Merger and acquisition (M&A) deal value in the U.S. in the three months to the end of June slipped to its lowest quarterly total since 2013 as a lack of clarity over President Donald Trump’s hoped-for corporate reforms hit buyer appetites.

Despite heady promises made during last year’s election campaign and in the early days of his presidency, Trump’s administration has so far failed to deliver on his widely heralded tax and antitrust amendments.

The slowdown in U.S. deals in the first half of the year saw the region notch up 2,446 announcements at a total value of $602.6 billion versus 2,677 announcements at a total value of $588.5 billion a year ago, according to data released Tuesday by Mergermarket. This led to the region’s share of global activity slipping by 2.4 percent to 40.4 percent for the period.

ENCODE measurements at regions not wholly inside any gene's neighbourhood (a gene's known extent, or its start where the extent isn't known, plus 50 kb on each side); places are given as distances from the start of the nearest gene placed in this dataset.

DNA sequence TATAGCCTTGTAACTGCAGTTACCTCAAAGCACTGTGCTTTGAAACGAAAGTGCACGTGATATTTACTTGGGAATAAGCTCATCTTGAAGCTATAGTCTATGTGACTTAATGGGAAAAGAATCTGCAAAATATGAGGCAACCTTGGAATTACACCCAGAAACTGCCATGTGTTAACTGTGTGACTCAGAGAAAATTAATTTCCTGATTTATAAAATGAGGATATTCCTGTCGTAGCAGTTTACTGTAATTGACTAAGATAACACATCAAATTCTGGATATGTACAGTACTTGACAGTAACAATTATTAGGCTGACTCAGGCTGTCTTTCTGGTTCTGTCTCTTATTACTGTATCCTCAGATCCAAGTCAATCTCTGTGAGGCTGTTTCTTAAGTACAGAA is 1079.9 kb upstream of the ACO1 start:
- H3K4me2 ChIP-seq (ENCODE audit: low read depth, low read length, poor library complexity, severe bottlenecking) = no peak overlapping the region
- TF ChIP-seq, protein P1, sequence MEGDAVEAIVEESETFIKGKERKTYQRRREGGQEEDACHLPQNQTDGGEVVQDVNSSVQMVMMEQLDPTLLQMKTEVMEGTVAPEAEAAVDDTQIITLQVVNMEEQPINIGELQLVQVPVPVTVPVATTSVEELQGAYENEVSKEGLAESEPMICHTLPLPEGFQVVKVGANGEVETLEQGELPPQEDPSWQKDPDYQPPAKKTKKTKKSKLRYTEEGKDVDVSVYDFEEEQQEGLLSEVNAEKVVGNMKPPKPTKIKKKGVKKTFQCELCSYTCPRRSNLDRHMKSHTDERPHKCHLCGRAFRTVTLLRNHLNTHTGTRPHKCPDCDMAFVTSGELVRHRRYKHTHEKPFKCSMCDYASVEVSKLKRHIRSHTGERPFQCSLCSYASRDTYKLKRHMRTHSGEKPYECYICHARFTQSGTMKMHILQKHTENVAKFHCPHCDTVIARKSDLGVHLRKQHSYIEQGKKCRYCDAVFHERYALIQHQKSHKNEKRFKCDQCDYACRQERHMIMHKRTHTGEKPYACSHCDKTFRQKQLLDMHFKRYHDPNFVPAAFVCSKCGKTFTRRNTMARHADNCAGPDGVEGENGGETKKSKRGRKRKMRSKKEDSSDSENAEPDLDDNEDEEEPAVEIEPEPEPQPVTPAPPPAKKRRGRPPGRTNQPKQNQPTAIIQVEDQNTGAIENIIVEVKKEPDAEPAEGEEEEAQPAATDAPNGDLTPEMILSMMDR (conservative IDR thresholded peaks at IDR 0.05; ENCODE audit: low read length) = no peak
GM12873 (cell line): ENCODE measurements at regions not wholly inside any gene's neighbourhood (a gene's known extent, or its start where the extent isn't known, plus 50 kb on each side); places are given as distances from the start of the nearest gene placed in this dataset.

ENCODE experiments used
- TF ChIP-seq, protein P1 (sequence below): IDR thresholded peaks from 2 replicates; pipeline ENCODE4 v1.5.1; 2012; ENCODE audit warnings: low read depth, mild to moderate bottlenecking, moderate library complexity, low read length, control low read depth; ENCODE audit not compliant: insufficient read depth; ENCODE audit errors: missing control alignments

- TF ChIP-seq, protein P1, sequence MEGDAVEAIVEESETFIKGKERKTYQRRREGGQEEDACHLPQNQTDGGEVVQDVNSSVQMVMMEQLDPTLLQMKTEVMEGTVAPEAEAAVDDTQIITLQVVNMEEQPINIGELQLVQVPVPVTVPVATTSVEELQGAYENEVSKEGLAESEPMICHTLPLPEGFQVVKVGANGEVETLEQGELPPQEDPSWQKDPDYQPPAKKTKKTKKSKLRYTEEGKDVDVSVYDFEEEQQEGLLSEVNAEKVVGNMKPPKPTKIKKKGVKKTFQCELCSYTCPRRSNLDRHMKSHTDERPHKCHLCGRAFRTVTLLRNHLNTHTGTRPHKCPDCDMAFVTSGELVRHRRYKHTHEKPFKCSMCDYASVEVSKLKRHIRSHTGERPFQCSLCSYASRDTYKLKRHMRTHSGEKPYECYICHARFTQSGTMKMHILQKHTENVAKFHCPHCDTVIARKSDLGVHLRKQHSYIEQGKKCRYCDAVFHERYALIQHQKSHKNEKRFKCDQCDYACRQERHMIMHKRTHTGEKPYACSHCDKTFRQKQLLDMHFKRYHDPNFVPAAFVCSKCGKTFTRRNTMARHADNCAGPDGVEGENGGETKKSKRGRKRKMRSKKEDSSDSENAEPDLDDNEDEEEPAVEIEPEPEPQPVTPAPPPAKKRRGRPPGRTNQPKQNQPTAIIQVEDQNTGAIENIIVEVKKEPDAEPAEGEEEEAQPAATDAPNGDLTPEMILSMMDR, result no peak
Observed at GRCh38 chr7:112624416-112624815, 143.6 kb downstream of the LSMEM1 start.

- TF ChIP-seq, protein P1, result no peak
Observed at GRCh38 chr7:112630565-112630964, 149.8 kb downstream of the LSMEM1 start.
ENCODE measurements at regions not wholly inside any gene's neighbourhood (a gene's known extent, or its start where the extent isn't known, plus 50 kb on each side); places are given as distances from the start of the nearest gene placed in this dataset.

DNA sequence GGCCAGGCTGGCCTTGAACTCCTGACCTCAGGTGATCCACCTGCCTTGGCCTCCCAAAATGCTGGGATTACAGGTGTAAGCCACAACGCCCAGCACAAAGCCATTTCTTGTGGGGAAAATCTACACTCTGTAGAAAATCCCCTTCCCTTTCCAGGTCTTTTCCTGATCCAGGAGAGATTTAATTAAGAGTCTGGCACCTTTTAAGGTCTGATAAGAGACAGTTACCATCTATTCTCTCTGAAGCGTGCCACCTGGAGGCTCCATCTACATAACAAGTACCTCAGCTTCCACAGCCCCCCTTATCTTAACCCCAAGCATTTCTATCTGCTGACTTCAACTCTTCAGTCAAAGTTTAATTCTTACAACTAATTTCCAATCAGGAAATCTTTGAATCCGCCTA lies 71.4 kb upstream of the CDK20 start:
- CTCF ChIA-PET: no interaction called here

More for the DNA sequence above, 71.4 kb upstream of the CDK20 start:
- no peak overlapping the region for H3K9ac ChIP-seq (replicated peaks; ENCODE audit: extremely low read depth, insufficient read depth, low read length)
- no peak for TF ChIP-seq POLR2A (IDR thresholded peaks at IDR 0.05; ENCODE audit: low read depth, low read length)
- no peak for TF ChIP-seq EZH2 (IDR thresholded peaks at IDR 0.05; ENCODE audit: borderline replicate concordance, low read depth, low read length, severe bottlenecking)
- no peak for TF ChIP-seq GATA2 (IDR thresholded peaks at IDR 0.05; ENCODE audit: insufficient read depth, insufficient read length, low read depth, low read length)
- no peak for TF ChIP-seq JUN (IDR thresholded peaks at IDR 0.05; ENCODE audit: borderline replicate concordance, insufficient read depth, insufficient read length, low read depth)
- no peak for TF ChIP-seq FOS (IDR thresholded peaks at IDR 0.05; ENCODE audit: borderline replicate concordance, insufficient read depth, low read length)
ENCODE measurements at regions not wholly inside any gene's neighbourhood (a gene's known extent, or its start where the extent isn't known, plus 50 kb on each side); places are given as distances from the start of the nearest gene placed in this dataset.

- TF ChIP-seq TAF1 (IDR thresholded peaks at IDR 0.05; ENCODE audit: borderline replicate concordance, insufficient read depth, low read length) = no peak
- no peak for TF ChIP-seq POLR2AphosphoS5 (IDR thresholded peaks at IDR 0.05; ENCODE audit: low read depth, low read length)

Just as political instability ratcheted up in the U.S., across the proverbial pond a perceived dissipation of political and economic concerns helped Europe to pick up the mantel and deliver a bumper first half for the region. Activity surged by over 30 percent year-on-year with $481.9 billion worth of deals announced as euro zone sentiment was boosted by French President Emmanuel Macron’s decisive victory in May and an ongoing stabilization in regional economic data.

“Political changes always threatens M&A activity and we’ve seen how more stable situations in Europe can lead to growth in the M&A market. In terms of the U.S., we’ve seen dealmakers start to hold off as they wait to see how issues such as tax reform and the potential repeal of Obamacare develop,” said Jonathan Klonowski, EMEA research editor at Mergermarket.

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